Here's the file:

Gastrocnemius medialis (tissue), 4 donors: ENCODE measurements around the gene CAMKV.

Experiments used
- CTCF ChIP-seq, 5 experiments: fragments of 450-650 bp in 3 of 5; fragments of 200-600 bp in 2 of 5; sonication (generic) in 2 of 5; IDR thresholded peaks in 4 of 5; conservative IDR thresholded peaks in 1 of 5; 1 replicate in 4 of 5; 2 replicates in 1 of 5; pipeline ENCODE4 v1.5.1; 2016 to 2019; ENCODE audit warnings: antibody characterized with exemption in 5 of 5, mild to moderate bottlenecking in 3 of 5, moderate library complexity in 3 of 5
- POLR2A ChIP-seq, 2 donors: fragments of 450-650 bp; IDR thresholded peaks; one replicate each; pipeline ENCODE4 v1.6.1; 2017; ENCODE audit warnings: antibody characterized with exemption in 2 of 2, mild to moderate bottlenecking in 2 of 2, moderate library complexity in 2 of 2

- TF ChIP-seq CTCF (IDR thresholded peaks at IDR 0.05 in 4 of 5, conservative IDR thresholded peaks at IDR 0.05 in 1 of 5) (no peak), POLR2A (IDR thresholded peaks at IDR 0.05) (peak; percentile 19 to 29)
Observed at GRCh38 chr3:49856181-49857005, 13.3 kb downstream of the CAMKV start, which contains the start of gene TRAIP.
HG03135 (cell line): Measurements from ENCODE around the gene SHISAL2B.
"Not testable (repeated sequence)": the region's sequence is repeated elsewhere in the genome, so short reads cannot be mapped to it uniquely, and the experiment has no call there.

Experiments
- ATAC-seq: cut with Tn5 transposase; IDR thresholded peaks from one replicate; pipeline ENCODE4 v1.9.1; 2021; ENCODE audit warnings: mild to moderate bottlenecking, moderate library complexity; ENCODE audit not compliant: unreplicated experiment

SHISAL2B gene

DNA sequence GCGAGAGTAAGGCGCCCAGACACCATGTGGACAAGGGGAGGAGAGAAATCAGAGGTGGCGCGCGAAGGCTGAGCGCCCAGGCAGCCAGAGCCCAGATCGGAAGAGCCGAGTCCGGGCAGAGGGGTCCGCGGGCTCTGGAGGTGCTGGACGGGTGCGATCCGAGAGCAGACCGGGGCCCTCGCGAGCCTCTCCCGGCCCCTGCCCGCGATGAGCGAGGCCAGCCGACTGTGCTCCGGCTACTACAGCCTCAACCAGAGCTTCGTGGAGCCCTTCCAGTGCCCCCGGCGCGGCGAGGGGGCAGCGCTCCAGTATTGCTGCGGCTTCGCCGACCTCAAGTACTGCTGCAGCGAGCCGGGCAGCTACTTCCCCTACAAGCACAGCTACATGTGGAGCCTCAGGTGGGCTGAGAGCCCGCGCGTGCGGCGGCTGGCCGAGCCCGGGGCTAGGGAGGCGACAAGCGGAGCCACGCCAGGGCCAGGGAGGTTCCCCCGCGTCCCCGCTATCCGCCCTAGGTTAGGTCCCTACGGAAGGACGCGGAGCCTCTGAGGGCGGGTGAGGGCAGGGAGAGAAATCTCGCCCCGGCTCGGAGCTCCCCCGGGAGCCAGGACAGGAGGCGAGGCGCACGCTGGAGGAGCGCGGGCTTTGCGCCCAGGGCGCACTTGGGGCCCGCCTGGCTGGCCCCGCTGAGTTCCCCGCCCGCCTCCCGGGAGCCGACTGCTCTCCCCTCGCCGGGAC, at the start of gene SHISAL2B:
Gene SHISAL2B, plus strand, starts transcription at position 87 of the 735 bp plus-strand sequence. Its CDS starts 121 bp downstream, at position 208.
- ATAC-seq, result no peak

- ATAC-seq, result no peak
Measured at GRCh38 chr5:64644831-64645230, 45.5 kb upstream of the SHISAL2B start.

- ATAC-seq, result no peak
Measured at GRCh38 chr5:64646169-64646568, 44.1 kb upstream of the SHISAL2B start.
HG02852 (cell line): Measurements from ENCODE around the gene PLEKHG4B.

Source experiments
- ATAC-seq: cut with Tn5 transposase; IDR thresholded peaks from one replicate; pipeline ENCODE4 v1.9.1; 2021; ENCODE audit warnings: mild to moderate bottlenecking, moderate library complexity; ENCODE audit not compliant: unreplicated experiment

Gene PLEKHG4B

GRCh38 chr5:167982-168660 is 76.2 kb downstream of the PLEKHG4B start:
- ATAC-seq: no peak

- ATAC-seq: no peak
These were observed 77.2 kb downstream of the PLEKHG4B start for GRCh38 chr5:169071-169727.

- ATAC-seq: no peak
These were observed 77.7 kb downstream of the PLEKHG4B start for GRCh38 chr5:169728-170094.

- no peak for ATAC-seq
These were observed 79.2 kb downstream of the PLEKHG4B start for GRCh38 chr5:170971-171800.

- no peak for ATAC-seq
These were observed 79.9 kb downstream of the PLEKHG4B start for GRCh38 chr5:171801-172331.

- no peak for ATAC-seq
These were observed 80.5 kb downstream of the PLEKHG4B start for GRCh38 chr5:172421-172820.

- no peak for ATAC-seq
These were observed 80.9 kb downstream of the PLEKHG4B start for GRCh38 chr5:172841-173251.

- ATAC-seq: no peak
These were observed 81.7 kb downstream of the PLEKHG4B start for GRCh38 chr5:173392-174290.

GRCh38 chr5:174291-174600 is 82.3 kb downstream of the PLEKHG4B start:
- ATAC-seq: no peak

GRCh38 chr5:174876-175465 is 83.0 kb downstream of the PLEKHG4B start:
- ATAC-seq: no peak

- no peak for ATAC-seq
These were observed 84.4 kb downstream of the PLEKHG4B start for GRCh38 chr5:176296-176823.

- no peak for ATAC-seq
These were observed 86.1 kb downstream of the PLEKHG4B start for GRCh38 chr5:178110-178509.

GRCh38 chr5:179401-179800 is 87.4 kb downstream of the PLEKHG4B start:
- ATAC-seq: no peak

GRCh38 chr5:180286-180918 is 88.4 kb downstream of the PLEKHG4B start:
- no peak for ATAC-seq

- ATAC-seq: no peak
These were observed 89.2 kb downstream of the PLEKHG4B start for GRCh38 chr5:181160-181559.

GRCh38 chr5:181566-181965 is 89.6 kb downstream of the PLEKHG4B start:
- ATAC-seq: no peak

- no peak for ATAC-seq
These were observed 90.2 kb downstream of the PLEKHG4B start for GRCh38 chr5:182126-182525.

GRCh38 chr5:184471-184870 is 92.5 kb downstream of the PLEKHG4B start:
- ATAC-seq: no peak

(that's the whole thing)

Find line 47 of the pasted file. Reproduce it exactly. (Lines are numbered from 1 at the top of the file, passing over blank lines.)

GRCh38 chr5:179401-179800 is 87.4 kb downstream of the PLEKHG4B start: